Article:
One of the most appealing features of crypto is its lack of a central authority, and this decentralized nature of crypto has made it very appealing to many. In fact, the very first worldwide headline about Bitcoin was its use in Silkroad, an online marketplace for all kinds of illicit goods. The reason for Bitcoin’s use in Silkroad was due to its anonymous nature, there are no government oversights or regulations. A lot has changed since then and things aren’t how it used to be. Governments have been consistently trying to gain some control over the technology. Both retail and institutional users are subject to a varying degree of regulations, and it seems a lot more regulations are on the way.
The digitization of the financial sector leads to many changes, especially the accelerated access to payment services, loans, and equity capital. However, this convenience along with the rise of cryptocurrency comes with the risk of abuse for money laundering and terrorist financing. In order to combat these risks, the European Parliament and the Council of the European Union have agreed to expand and amend existing anti-money laundering legislation. This 5th Anti-Money Laundering Directive (AMLD5) requires crypto exchanges and wallet custodians to implement strict KYC norms. Along with this, they will also be required to monitor transactions and to report suspicious activity to the relevant bodies. The directive also empowers tax agencies to collect information about a crypto user from the relevant exchanges. On June 19th, 2018, AMLD5 was passed in the European Parliament and took effect on July 9th the same year. Member States will have until 10 January 2020 to implement the directive into national law.
FATF (Financial Action Task Force) has recently come up with a list of recommendations similar to AMLD5. It too is trying to curb down illicit activities on the crypto. There is one particular recommendation that is creating a lot of heat, and it deals with how to regulate transactions in crypto networks. If the recommendation is implemented, it would require the details of the receiver to also be verified before transactions are approved, which would make it similar to wire transfer within the banking industry.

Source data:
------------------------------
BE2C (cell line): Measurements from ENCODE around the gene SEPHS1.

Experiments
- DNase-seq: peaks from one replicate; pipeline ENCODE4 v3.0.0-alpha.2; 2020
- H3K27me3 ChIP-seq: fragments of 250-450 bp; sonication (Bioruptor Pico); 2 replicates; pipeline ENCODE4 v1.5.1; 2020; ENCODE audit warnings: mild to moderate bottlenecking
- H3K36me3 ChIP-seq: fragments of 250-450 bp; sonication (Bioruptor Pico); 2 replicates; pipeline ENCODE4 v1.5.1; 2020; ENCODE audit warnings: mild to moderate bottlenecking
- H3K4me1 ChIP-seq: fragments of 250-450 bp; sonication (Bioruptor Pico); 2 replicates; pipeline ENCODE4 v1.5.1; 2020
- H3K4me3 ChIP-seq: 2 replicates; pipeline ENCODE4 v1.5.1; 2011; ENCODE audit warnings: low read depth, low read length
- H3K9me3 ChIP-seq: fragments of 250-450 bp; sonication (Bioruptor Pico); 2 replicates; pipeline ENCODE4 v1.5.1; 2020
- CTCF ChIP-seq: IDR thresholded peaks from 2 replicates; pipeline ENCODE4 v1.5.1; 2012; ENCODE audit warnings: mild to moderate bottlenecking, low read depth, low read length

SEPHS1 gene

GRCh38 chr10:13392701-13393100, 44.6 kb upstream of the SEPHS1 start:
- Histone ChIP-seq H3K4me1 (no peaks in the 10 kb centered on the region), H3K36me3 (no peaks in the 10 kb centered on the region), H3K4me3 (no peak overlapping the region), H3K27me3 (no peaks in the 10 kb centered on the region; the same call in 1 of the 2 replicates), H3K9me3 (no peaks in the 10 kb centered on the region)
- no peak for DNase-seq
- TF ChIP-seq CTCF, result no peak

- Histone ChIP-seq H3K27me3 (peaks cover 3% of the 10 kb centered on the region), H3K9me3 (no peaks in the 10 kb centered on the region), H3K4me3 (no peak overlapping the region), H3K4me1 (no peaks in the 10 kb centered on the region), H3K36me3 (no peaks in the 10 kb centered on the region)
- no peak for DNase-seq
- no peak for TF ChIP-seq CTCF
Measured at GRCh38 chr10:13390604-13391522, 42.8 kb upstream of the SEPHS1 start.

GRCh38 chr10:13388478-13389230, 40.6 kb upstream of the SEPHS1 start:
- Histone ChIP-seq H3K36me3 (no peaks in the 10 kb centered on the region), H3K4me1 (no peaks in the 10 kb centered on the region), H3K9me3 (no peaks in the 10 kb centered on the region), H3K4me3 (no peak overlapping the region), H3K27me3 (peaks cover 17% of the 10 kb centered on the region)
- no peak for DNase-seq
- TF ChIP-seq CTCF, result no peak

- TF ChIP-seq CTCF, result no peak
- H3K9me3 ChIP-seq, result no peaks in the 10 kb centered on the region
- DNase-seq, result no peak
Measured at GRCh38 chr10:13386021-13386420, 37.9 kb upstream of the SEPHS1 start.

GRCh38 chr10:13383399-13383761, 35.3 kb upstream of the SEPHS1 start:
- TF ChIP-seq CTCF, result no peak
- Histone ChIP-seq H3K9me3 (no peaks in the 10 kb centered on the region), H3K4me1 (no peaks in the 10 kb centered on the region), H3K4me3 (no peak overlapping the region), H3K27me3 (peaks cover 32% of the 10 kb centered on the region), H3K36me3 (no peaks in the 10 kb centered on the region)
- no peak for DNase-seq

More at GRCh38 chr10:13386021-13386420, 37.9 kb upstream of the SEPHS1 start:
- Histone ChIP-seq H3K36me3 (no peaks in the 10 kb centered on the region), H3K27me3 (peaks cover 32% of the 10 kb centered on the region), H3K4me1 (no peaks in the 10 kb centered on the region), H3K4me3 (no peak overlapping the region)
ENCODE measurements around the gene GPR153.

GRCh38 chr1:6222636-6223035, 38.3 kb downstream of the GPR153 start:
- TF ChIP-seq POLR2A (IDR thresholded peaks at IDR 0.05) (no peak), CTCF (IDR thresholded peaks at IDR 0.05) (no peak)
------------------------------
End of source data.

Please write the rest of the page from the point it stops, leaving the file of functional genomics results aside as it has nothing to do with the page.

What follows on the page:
Can it be implemented?
FATF recommendations are far fetched. Besides the privacy and censorship implications, the technical feasibility of this in a public cryptographic network like those used in crypto is questionable. Most companies in this industry are already facing serious financial constraints, compliance would just add to the cost which can result in further shutdowns. The fate of transactions happening outside the member states of FATA and the EU is also a big issue. What the jurisdiction is and how to resolve it remains a serious challenge. Also, these new laws in the name of anti-money laundering can, in turn, end up being the first step towards full surveillance of the industry.
Is it that bad?
There is a kind of war brewing within the community between those who want more regulation and those who want to protect the core philosophy. Although it has been a fight that has been going on for a while, it seems that the more regulation camp is gaining momentum. Considering things from the standpoint of a startup or company, the only way to attain a large user base or go mainstream is by gaining legal status for crypto. This would require some degree of regulation and oversight, but the currently proposed set of regulations from the EU and FATF are overkill.
Follow us on Twitter, Facebook, Steemit, and join our Telegram channel for the latest blockchain and cryptocurrency news
You might also like
More from Crypto
CryptoBots was the first play to earn game on the Ethereum blockchain, launched way back in 2017. Back when the …
This article is a complete guide on the Alchemix. The Decentralized Finance (DeFi) world has been all promising and hype …